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An eventful century


Alabama sharecroppers
Alabama sharecroppers

Populism, with its potential to combine poor-white and black interests, threatened Bourbon control of Southern state governments. The Bourbons’ response was to disfranchise blacks—that is, prevent them from voting. Mississippi was the first state to disfranchise black voters. Alabama achieved it through its 1901 constitution, using methods like a property ownership requirement, a literacy test, and a poll tax (a tax levied on individuals as a prerequisite for voting). In one-party Alabama, the Democratic nomination was equivalent to election, so early in the 20th century, nominating conventions were replaced by direct primary elections. This gave the people greater power in selecting candidates.

In the years preceding World War I, several reforms and new laws were enacted. Governor Braxton Bragg Comer (1907-1911) achieved regulation of child labor in factories, better funding of education, and stronger regulation of railroads. After World War I, a state budgetary system was introduced, and the tax structure was revised to provide more revenue. State highway construction was expanded as automobile traffic increased.

Bibb Graves was elected governor in 1927 with the support of the Ku Klux Klan, which was then politically powerful in Alabama. Graves brought many progressive reforms, including abolition of the corrupt and inhumane convict lease system. This system amounted to slavery: convicts were put to work in chain gangs for private entrepreneurs who had contracted with the state for their labor in fields, mines, or road repair.

They were never paid for their labor, thus leaving large profits for the business owners and the state. Graves also improved mental hospitals and provided capital improvement funds for schools and colleges. The onset of the Great Depression forced Graves to deal with relief for Alabama citizens who were suffering from the hard times. He campaigned on promises to provide jobs in state government when he ran for governor again in 1935 (at that time the constitution did not allow governors to succeed themselves). In his second term, New Deal programs such as the TVA helped ease the Depression in Alabama. In 1939, after Governor Frank M. Dixon took office, a state civil service was established to provide a fair, rational basis for filling state government jobs.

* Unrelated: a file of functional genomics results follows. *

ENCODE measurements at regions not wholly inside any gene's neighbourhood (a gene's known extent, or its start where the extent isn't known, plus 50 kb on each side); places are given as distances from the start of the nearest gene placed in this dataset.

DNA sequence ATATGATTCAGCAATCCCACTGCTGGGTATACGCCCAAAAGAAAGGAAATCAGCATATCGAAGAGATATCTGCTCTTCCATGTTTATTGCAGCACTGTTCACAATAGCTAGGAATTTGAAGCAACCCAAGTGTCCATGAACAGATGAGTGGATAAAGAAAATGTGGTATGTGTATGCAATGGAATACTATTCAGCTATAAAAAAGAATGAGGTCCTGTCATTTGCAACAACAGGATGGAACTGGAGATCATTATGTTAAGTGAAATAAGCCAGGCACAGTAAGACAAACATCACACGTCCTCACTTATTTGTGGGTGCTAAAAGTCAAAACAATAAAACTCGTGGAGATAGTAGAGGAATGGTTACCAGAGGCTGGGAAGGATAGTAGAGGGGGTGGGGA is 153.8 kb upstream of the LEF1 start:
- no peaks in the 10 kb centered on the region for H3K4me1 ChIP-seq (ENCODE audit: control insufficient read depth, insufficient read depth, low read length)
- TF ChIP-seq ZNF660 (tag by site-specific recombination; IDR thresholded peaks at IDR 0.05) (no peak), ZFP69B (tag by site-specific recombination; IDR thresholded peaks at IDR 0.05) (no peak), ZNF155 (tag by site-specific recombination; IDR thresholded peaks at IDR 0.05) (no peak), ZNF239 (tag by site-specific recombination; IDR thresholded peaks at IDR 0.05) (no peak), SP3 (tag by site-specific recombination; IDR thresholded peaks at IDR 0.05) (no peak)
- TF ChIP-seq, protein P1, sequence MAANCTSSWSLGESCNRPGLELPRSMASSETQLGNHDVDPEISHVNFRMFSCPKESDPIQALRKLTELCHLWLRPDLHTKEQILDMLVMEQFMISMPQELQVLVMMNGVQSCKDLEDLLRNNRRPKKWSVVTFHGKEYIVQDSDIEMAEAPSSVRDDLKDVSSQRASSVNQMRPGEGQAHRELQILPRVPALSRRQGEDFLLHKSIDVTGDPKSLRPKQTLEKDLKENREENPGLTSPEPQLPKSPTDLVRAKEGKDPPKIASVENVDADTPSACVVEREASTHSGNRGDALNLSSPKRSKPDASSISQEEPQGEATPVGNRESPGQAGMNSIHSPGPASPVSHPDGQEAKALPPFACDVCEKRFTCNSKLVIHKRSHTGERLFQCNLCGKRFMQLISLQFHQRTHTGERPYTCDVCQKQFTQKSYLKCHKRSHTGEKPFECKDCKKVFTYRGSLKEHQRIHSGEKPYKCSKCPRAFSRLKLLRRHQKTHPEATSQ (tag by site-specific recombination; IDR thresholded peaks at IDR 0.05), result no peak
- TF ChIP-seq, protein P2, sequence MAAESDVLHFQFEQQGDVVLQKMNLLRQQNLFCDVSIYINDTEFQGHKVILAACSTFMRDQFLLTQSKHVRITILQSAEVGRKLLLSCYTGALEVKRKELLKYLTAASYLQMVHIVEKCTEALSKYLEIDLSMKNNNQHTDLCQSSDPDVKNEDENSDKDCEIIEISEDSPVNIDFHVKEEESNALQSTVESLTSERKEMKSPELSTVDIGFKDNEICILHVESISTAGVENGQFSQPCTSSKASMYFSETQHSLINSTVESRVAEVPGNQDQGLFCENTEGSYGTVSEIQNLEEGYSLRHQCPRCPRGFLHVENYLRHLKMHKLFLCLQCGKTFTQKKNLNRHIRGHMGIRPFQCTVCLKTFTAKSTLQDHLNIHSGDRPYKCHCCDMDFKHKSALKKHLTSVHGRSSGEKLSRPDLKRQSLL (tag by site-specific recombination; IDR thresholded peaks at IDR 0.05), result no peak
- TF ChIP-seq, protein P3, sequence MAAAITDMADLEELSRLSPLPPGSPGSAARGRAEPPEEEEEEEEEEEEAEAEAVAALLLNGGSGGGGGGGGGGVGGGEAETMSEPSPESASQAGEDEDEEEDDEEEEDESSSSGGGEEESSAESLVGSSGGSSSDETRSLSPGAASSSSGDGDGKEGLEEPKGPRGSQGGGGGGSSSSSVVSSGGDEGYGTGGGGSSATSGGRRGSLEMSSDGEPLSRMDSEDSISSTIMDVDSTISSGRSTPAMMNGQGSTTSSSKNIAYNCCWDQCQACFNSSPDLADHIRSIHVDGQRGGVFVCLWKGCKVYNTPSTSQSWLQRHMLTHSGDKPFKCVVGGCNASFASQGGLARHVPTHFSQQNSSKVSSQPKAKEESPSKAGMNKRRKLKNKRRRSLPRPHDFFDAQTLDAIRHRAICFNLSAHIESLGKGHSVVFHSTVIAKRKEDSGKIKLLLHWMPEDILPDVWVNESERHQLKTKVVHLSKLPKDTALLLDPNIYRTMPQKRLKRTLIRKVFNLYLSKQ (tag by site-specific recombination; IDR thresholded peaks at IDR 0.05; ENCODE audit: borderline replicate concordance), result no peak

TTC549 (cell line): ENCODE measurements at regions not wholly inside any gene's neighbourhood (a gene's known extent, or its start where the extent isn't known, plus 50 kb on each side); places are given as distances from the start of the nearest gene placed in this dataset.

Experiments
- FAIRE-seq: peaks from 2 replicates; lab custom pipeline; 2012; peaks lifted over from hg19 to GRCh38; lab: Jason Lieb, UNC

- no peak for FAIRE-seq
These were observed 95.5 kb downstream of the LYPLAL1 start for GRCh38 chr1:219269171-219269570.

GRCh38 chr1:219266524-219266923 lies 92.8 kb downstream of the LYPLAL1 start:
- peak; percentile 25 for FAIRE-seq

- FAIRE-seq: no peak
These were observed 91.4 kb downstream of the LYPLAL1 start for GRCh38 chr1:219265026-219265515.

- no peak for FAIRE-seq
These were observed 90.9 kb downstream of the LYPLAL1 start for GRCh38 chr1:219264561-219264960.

This was a reaction to Graves’s use of state jobs as a campaign ploy and his granting of jobs for political purposes. Later Dixon reorganized the state government and streamlined its cumbersome system of expenditure.

James E. (“Big Jim”) Folsom, who was governor from 1947 to 1951 and from 1955 to 1959, was very popular and was noted for his colorful campaigning style. He campaigned in small towns and crossroads hamlets from a wagon filled with hay, and his speeches were preceded by music from his “Strawberry Pickers” country music band. As he talked, he swirled a mop in a bucket of suds, saying he would use the mop to clean up state government. Folsom was more liberal on racial questions than other Alabama politicians of his time. He opposed oppressive segregation policies and refused to tolerate terrorism by the Ku Klux Klan. One of Folsom’s supporters was a Barber County state legislator, George C. Wallace, who tried to succeed him in 1959.

Race was a main issue in the campaign, and Wallace’s opponent, John Patterson, used it to win votes (most blacks were still unable to vote). Wallace, following Folsom’s example, did not use race as an issue, and it cost him the election. In 1962, however, Wallace ran on a platform of support for segregation and made race the cornerstone of his campaign. This time he won easily. In 1966 he supported the election of his wife, Lurleen, to carry on his policies until he was eligible for another term. Two years into office, however, she died of cancer.

In 1968 Wallace ran for president of the United States as the candidate of the American Independent Party. Campaigning on a platform of states’ rights and “law and order,” he carried Alabama and four other Southern states. In 1970 Wallace was again elected as governor, and in 1972 he campaigned for the presidential nomination of the Democratic Party. During a speech in Laurel, Maryland, he was shot and partially paralyzed by a would-be assassin. In 1974 he became governor again after the law was changed to let him succeed himself. He thus became the first Alabama governor to serve three terms. "USA" © Emmanuel BUCHOT, Encarta, Wikipedia

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